Besides this treasure for a fee,
The gods requite his charity.
If thou livest, Pericles, thou hast a heart
That ever cracks for woe. This chanced tonight.

SECOND GENTLEMAN
Most likely, sir.

CERIMON
Nay, certainly tonight,
For look how fresh she looks. They were too rough
That threw her in the sea. Make a fire within.
Fetch hither all my boxes in my closet.
Exit a servant
Death may usurp on nature many hours,
And yet the fire of life kindle again
The o'erpressed spirits. I have read
Of some Egyptians who after four hours' death
Have raised impoverished bodies, like to this,
Unto their former health.
Enter one with napkins and fire
Well said, well said, the fire and cloths.
The rough and woeful music that we have,
Cause it to sound, beseech you.
Music plays while Cerimon attends to Thaisa
The viol once more! How thou stirrest, thou block!
The music there!
Music again
I pray you give her air.
Gentlemen, this queen will live!
Nature awakes. A warmth breathes out of her.
She hath not been entranced above five hours.
See how she 'gins to blow into life's flower again.

FIRST GENTLEMAN
The heavens, through you, increase our wonder, and
Sets up your fame for ever.

CERIMON
She is alive. Behold,
Her eyelids, cases to those heavenly jewels
Which Pericles hath lost, begin to part
Their fringes of bright gold. The diamonds
Of a most praised water doth appear
To make the world twice rich. Live,
And make us weep to hear your fate, fair creature,
Rare as you seem to be.
She moves

THAISA
O dear Diana!
Where am I? Where's my lord? What world is this?

SECOND GENTLEMAN
Is not this strange?

FIRST GENTLEMAN
Most rare.

CERIMON
Hush, my gentle neighbours.
Lend me your hands. To the next chamber bear her.
Get linen. Now this matter must be looked to,
For her relapse is mortal. Come, come;
And Aesculapius guide us.
They carry her away. Exeunt
Modern text
Act III, Scene III
Enter Pericles at Tarsus with Cleon and Dionyza,
and Lychorida with the baby in her arms

PERICLES
Most honoured Cleon, I must needs be gone.
My twelve months are expired, and Tyrus stands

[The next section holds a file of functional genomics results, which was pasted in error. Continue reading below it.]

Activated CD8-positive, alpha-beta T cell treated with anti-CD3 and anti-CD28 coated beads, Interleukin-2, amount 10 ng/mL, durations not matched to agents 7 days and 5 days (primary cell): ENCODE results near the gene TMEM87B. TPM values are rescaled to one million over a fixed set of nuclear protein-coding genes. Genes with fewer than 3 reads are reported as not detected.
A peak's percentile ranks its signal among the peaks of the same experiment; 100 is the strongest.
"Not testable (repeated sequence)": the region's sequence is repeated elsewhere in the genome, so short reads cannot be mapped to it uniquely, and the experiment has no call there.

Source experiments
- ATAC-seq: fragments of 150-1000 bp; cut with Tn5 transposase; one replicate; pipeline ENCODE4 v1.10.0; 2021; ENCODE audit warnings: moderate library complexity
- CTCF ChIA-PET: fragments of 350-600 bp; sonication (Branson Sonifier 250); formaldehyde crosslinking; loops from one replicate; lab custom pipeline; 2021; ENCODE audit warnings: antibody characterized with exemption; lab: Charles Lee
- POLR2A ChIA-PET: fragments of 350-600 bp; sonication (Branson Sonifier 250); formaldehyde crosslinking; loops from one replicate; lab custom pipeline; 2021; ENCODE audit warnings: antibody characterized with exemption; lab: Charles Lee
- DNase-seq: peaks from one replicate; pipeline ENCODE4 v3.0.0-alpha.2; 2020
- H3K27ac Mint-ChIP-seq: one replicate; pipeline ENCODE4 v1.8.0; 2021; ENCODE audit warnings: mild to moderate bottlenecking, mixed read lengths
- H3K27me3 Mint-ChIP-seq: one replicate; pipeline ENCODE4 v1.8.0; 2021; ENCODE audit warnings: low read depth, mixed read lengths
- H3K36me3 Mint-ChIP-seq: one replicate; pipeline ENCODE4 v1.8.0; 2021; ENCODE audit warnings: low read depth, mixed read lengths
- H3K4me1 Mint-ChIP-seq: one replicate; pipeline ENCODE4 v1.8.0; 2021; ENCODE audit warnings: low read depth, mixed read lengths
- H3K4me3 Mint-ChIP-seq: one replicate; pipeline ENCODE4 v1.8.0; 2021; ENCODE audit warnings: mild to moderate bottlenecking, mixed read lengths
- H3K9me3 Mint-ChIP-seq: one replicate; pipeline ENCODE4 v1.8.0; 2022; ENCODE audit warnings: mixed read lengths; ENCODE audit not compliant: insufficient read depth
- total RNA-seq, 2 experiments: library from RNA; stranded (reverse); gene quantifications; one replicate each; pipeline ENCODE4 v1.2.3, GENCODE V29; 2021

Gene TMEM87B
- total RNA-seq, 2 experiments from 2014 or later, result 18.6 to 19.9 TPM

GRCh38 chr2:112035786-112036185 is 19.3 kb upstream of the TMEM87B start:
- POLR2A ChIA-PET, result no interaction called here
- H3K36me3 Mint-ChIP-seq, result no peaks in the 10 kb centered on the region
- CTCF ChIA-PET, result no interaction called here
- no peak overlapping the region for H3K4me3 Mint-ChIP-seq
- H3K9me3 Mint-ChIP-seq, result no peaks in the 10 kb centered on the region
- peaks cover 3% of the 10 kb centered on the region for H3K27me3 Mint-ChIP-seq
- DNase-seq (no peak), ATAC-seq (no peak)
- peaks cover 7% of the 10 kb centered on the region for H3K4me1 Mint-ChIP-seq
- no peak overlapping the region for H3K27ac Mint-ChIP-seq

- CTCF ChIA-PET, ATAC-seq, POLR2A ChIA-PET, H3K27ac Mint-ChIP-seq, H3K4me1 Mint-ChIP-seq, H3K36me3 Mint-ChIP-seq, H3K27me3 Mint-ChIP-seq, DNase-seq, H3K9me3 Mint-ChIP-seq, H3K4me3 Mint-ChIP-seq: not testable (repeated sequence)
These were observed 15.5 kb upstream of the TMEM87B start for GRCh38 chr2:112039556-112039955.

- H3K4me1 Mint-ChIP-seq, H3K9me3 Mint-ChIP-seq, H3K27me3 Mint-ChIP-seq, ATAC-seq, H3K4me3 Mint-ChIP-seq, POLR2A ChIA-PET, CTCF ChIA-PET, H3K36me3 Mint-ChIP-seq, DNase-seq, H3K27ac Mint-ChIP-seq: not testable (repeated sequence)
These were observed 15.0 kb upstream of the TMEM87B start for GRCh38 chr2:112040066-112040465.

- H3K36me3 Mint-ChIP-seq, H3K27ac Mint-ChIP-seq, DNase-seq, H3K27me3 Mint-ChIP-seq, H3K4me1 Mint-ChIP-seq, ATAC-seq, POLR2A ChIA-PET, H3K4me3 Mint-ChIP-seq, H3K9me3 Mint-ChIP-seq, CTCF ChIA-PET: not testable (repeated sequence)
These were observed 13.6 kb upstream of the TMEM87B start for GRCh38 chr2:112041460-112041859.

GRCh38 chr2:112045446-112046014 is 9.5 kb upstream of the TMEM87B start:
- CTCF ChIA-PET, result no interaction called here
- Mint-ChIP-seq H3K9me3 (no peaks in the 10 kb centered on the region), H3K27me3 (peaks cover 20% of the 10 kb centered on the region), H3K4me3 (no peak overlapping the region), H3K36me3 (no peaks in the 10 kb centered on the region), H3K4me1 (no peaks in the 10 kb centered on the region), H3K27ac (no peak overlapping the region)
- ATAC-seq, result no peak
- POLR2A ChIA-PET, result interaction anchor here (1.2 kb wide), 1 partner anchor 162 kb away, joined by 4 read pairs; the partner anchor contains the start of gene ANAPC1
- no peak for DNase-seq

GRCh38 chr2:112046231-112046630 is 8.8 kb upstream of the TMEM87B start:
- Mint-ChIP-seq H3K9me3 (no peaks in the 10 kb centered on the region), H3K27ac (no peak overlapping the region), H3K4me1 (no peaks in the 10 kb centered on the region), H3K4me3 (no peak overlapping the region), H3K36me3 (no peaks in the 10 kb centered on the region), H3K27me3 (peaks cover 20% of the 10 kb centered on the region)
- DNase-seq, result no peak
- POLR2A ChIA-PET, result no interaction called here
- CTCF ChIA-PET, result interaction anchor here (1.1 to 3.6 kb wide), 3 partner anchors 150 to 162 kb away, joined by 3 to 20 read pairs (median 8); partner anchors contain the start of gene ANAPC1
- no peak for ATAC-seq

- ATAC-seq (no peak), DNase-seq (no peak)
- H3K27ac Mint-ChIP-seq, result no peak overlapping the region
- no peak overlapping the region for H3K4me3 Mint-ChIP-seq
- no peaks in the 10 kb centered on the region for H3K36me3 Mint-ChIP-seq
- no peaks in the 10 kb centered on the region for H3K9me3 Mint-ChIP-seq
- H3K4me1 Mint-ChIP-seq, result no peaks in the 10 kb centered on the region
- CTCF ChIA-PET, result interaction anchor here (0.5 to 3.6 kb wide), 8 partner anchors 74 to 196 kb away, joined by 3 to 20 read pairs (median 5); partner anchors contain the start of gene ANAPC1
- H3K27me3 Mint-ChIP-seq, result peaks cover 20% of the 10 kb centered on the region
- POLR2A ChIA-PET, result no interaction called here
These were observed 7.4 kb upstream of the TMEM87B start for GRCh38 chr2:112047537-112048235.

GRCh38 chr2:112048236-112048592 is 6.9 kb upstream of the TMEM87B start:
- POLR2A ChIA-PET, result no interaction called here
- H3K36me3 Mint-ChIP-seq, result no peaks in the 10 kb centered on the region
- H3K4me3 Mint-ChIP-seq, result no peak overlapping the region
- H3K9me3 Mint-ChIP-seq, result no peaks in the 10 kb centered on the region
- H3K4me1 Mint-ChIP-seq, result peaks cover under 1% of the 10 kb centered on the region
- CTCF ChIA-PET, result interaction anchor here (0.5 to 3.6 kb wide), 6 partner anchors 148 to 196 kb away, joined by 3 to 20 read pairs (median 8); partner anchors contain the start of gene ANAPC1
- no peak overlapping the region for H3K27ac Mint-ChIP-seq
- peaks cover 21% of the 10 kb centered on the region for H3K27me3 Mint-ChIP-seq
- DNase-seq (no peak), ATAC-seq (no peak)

In a litigious peace. You and your lady
Take from my heart all thankfulness. The gods
Make up the rest upon you!

CLEON
Your shakes of fortune,
Though they haunt you mortally, yet glance
Full wonderingly on us.

DIONYZA
O, your sweet queen!
That the strict fates had pleased you had brought her hither,
To have blessed mine eyes with her.

PERICLES
We cannot but obey
The powers above us. Could I rage and roar
As doth the sea she lies in, yet the end
Must be as 'tis. My gentle babe Marina,
Whom, for she was born at sea, I have named so,
Here I charge your charity withal, leaving her
The infant of your care, beseeching you
To give her princely training, that she may
Be mannered as she is born.

CLEON
Fear not, my lord, but think
Your grace, that fed my country with your corn,
For which the people's prayers still fall upon you,
Must in your child be thought on. If neglection
Should therein make me vile, the common body,
By you relieved would force me to my duty.
But if to that my nature need a spur,
The gods revenge it upon me and mine
To the end of generation.

PERICLES
I believe you.
Your honour and your goodness teach me to't
Without your vows. Till she be married, madam,
By bright Diana, whom we honour, all
Unscissored shall this hair of mine remain,
Though I show will in't. So I take my leave.
Good madam, make me blessed in your care
In bringing up my child.

DIONYZA
I have one myself,
Who shall not be more dear to my respect
Than yours, my lord.

PERICLES
Madam, my thanks and prayers.

CLEON
We'll bring your grace e'en to the edge o'th' shore,
Then give you up to the masked Neptune, and
The gentlest winds of heaven.

PERICLES
I will embrace
Your offer. Come, dearest madam. O, no tears,
Lychorida, no tears.
Look to your little mistress, on whose grace
You may depend hereafter. Come, my lord.
Exeunt
Modern text
Act III, Scene IV
Enter Cerimon and Thaisa

CERIMON
Madam, this letter, and some certain jewels,
Lay with you in your coffer, which are
At your command. Know you the character?

THAISA
It is my lord's.
That I was shipped at sea I well remember,
Even on my bearing time. But whether there
Delivered, by the holy gods,
I cannot rightly say. But since King Pericles,
My wedded lord, I ne'er shall see again,
A vestal livery will I take me to,
And never more have joy.

CERIMON
Madam, if this you purpose as ye speak,
Diana's temple is not distant far,
Where you may abide till your date expire.
Moreover, if you please, a niece of mine
Shall there attend you.

THAISA
My recompense is thanks, that's all;
Yet my good will is great, though the gift small.
Exeunt